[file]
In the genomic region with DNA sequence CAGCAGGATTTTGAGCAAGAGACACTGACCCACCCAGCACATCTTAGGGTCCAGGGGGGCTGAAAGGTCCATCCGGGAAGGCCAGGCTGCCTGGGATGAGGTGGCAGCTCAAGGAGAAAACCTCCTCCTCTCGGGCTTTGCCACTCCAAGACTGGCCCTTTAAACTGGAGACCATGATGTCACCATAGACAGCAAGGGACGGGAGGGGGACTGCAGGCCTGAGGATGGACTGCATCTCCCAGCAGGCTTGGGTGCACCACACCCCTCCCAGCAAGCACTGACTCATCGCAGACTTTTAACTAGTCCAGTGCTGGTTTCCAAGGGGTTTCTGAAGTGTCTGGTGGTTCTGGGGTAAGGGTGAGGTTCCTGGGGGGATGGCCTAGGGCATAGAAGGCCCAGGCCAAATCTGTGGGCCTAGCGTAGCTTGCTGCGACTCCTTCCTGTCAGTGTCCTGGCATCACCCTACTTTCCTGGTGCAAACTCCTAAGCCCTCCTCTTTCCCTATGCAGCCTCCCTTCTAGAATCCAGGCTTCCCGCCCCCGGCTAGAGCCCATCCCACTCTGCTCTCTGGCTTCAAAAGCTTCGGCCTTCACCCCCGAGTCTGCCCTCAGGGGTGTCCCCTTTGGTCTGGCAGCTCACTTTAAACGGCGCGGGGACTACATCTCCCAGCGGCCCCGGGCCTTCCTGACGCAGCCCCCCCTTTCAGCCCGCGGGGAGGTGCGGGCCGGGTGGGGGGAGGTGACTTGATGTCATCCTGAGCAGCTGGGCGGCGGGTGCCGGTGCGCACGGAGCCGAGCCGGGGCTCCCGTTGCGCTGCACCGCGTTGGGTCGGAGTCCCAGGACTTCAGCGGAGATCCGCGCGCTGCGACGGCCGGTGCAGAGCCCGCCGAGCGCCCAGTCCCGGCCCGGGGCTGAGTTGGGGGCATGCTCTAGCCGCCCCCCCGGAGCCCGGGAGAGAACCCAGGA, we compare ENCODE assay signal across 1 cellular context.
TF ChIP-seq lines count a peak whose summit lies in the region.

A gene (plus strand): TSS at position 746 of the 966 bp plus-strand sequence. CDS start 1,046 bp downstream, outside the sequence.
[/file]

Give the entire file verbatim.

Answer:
In the genomic region with DNA sequence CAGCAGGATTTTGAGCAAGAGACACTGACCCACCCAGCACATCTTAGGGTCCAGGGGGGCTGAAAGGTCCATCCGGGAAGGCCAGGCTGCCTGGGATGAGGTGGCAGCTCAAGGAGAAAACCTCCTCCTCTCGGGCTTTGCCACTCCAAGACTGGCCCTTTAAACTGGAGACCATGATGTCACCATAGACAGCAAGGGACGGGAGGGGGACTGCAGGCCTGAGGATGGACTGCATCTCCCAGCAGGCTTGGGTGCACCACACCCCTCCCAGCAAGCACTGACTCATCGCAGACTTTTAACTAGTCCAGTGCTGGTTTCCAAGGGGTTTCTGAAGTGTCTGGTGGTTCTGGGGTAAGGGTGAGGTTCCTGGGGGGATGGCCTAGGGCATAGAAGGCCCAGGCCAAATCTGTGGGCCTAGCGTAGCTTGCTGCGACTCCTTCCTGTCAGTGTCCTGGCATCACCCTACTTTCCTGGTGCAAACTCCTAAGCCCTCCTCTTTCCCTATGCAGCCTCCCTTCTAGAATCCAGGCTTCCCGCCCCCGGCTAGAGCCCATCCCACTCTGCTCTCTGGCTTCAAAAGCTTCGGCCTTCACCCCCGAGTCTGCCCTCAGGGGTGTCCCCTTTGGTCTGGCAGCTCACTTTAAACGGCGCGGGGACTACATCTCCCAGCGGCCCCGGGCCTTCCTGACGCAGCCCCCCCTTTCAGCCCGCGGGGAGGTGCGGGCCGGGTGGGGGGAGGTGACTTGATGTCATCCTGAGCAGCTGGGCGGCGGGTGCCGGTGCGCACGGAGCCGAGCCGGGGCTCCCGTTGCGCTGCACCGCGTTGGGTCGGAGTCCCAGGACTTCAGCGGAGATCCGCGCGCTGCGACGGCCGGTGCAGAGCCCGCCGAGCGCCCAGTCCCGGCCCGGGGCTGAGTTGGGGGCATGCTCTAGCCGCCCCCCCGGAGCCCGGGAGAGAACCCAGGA, we compare ENCODE assay signal across 1 cellular context.
TF ChIP-seq lines count a peak whose summit lies in the region.

A gene (plus strand): TSS at position 746 of the 966 bp plus-strand sequence. CDS start 1,046 bp downstream, outside the sequence.